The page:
That play offers a glimpse into how Engram may be utilized most often in the NFL—as a “move” tight end (others might prefer “Joker” or “H-back”, but the concepts are all similar). Ole Miss frequently bluffed Engram as a blocker to help set up play-action, and in that case above, the motion found him in a matchup with a linebacker.

Another example here, from this year’s game vs. Auburn:

QB Chad Kelly faked the toss sweep, Engram took a dummy step inside toward the linebacker as if he’s blocking, then exploded to space for an easy TD.

This is a good spot to circle back on the Engram-Njoku conversation. As a guest on the “Locked on NFL Draft” podcast, I made the comment that I had Engram above Njoku for some of the same reasons that I have Corey Davis ahead of Mike Williams in the WR rankings.

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Here’s what I meant by that: Williams and Njoku are physical specimens, players who combine impressive athleticism with size—the former as a potentially dominant force outside at receiver; the latter cut from the mold of the modern, pass-catching tight end.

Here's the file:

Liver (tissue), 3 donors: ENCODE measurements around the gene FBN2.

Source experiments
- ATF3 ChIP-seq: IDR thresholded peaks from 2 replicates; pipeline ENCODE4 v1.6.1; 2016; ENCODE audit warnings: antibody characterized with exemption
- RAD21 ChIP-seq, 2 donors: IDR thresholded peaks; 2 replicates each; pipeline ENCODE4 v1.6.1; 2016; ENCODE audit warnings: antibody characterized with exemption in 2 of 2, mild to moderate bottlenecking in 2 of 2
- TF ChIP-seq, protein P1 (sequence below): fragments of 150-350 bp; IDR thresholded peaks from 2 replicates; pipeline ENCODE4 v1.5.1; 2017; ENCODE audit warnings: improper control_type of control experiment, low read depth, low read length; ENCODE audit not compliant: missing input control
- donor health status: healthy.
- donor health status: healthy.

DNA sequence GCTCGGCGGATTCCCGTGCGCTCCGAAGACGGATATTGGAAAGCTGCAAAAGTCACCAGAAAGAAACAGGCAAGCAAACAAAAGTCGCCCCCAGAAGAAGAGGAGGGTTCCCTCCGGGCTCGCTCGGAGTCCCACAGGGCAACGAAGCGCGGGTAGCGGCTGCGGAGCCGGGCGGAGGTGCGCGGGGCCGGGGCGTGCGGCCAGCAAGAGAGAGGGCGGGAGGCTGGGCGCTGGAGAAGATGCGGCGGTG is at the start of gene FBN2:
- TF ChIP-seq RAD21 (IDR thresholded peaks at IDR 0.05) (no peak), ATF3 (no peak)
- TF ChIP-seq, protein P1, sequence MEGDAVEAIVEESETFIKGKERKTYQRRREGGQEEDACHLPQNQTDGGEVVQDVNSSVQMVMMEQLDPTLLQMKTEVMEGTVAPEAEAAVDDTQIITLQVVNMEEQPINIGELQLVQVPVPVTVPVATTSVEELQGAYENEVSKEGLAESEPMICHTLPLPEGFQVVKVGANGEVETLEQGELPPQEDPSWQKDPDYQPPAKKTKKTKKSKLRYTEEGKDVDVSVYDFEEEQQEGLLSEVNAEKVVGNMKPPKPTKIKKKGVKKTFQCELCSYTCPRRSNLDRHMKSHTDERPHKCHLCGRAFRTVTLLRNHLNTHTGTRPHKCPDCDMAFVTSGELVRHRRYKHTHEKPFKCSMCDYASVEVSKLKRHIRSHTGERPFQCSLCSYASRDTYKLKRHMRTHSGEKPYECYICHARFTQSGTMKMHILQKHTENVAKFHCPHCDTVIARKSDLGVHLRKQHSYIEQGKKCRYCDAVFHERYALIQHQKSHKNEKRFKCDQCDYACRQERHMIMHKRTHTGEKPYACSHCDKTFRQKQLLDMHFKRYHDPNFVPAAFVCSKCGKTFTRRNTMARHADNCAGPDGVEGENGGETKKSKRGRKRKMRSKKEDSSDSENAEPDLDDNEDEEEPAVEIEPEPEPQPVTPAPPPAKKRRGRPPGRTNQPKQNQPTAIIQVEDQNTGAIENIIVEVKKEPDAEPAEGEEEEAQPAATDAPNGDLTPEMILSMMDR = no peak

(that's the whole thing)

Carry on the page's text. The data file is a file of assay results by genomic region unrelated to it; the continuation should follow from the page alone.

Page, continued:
Neither Davis nor Engram is diminutive, by any means (both are listed at 6' 3" headed into next week’s official combine measurements), but their games right now are built more on nuance than on imposing their will. Whereas Njoku is raw as a route runner, Engram racked up 65 catches this past season in large part because he displays a mature understanding of how to play his position. The only team that really managed to shut him down in 2016 was LSU, using a combination of safety Jamal Adams (a potential top-five pick) and cornerback Tre’Davious White (a potential first-rounder).